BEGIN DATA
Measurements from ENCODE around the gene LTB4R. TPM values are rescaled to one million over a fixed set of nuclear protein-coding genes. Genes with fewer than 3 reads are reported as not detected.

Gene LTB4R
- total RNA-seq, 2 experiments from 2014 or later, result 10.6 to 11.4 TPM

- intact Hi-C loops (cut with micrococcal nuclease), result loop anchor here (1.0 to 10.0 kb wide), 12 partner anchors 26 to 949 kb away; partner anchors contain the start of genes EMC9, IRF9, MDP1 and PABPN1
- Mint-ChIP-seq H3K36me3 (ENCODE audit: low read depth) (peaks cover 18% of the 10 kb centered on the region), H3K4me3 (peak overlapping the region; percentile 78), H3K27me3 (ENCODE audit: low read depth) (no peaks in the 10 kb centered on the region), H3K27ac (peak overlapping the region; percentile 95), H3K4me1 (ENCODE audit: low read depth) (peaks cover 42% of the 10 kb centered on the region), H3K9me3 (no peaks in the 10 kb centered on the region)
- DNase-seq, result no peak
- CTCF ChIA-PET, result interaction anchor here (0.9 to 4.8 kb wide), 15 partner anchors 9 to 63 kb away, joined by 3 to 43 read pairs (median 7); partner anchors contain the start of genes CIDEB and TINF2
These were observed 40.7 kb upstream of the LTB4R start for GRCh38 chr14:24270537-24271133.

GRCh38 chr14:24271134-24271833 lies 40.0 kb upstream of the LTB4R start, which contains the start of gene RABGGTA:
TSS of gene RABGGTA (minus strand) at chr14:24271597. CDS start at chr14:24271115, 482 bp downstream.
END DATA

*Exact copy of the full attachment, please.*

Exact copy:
Measurements from ENCODE around the gene LTB4R. TPM values are rescaled to one million over a fixed set of nuclear protein-coding genes. Genes with fewer than 3 reads are reported as not detected.

Gene LTB4R
- total RNA-seq, 2 experiments from 2014 or later, result 10.6 to 11.4 TPM

- intact Hi-C loops (cut with micrococcal nuclease), result loop anchor here (1.0 to 10.0 kb wide), 12 partner anchors 26 to 949 kb away; partner anchors contain the start of genes EMC9, IRF9, MDP1 and PABPN1
- Mint-ChIP-seq H3K36me3 (ENCODE audit: low read depth) (peaks cover 18% of the 10 kb centered on the region), H3K4me3 (peak overlapping the region; percentile 78), H3K27me3 (ENCODE audit: low read depth) (no peaks in the 10 kb centered on the region), H3K27ac (peak overlapping the region; percentile 95), H3K4me1 (ENCODE audit: low read depth) (peaks cover 42% of the 10 kb centered on the region), H3K9me3 (no peaks in the 10 kb centered on the region)
- DNase-seq, result no peak
- CTCF ChIA-PET, result interaction anchor here (0.9 to 4.8 kb wide), 15 partner anchors 9 to 63 kb away, joined by 3 to 43 read pairs (median 7); partner anchors contain the start of genes CIDEB and TINF2
These were observed 40.7 kb upstream of the LTB4R start for GRCh38 chr14:24270537-24271133.

GRCh38 chr14:24271134-24271833 lies 40.0 kb upstream of the LTB4R start, which contains the start of gene RABGGTA:
TSS of gene RABGGTA (minus strand) at chr14:24271597. CDS start at chr14:24271115, 482 bp downstream.